There are a few famous places we enjoyed seeing in Istanbul and when you go there you shouldn’t miss them. Plan a day to see these places as they are located right next to one another.
At this point of living overseas, we had been to 33 countries. The year was 2006. We have lived overseas for almost five years, went on four repats and had eight eid holiday trips. Check out our previous blogs to find out more about repats and eid holidays.
Living in the Middle East we felt like we had plenty of opportunities to experience the Arabic culture. That is mainly why our former trips were spent in Asia.
This blog, however, brings us into another Middle Eastern Country - Turkey. This country allows more freedom than Saudi Arabia. Woman still dressed conservatively because it is a Muslim country, but not as restrictive to cover hands and face.
We started our trip in Istanbul. The time of year was winter so most of the days were rainy and cold, but that didn’t stop us for experiencing the true Turkish experience. There were so many broken umbrellas just left on the streets, due to the wind. Broken umbrellas just don’t do the trick of keeping a person dry.
In our preceding blogs, we mentioned that we love to walk and explore all we can in each country. Rain does not stop us from adventure it just adds to the ambiance.
Though we are not shoppers, Turkey is a place where shopping is part of the culture especially when it comes to carpets. The store clerk will bring you in, have you sit down, and offer you Turkish apple tea. It is a delicious aroma, and it takes a lot like hot apple juice, but much better. As I mentioned, it was rainy and overcast most of the time we were in Turkey, so a nice cup of hot Turkish apple tea, hit the spot.
After the store clerk gets you settled with the tea, he proceeds to open one carpet at a time, and discusses the history of the carpet and the material (silk or wool). Each carpet is uniquely made, and no two carpets are alike. We actually had the opportunity to watch a carpet maker use the loom- one thread at a time. We found out the process to make just one carpet can take over two years.
Seeing handicraft stores was also a highlight for us. Not for the shopping, but for the culture. We usually do our best to learn some pleasantries in the language of the country. Some Arabic is spoken in Turkey, but the main language is Turkish. One of the store officials taught us thank you in Turkish. As with most languages learning how things sound phonetically is the best way to pronounce them. We were told to say the following words fast “tea, sugar, dream”. We did our best to use this phrase; some people understood, and some just gave us a strange look. However, we were used to that look throughout our travels.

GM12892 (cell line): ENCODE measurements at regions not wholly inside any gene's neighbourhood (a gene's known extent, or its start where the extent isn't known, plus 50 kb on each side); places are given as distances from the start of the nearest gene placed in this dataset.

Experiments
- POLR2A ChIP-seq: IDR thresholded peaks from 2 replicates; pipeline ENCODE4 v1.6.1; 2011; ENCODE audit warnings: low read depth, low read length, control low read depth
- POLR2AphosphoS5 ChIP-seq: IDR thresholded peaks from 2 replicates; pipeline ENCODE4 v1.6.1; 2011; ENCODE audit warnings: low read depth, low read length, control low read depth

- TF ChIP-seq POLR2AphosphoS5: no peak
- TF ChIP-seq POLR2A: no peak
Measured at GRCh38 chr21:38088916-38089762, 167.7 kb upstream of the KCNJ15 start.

There are a few famous places we enjoyed seeing in Istabul and when you go there you shouldn’t miss them. Plan a day to see these places as they are located right next to one another.
Ayasofya (Hagi Sophia) is awe-inspiring--one of the first things to see when you're in Istanbul. Luckily, it's right next to the Blue Mosque and the Byzantine Hippodrome, and right across the street from Yerebatan, the Sunken Palace Cistern.
In Ayasofya, don't miss the best mosaics, on the upper level. The Church of the Divine Wisdom (Hagia Sophia in Greek) is one of the most impressive and important buildings ever constructed. Its wide, flat dome was a daring engineering feat in the 6th century, and architects still marvel at the building's many innovations.
The Blue Mosque (Sultanahmet Camii) is just across the park from Ayasofya, on the Hippodrome. The mosque is closed to visitors for 25 minutes after each call to prayer, and for several hours’ midday on Friday. Istanbul's imperial Mosque of Sultan Ahmet I (Sultan Ahmet Camii) is called the Blue Mosque because of its interior tiles, mostly on the upper level and difficult to see unless you're right up there with them. This is one of Istanbul's premier sights.
Enjoy the monuments in the park of Byzantine Hippodrome. Istanbul's Byzantine Hippodrome was the heart of Constantinople's political and sporting life, and the scene of games and riots through 500 years of Ottoman history as well. It's now a calm city park called the ‘At Meydani’ (Horse Grounds) because of its function in Ottoman times. Monuments decorating the Hippodrome include the 3500-year-old Egyptian Obelisk of Theodosius, brought to Constantinople by Emperor Theodosius in 390 AD. You'll also see the spiral bronze base of a three-headed serpent sculpture brought from Delphi in Greece.
Sunken Palace Cistern is at the northeast end of the Hippodrome beneath the little park. Beneath Istanbul lie hundreds of gloomy Byzantine cisterns. They're left from the days of Constantinople.
One thing you don’t want to miss while in Turkey is the Bosphorus Cruise: They have half and whole day excursions up the strait that runs through Istanbul, visiting castles, palaces, and fish restaurants.
The voyage from Eminönü to Sariyer, a northern Bosphorus town on the European shore, takes about 1-1/2 hours, but the entire round-trip voyage from Eminönü past Sariyer to Anadolu Kavagi on the Asian shore and return takes almost six hours. Sites you will see along the way are Egyptian (Spice) Bazaar, the Yeni Cami (New Mosque), Central Post Office (Merkez Postanesi), Rüstem Pasha Mosque, Sirkeci Station and across the water is the home of a Karaite Jewish colony.
We had such an amazing time on the enjoying all the unique sites to this country has to offer.
Stay tuned for our next blog as we take you on our fifth repat first to the United Kingdom and then back to the US to visit family and explore our home country.
Don’t forget to check our Turkey itinerary. It is tailored for the most economical and exciting vacation.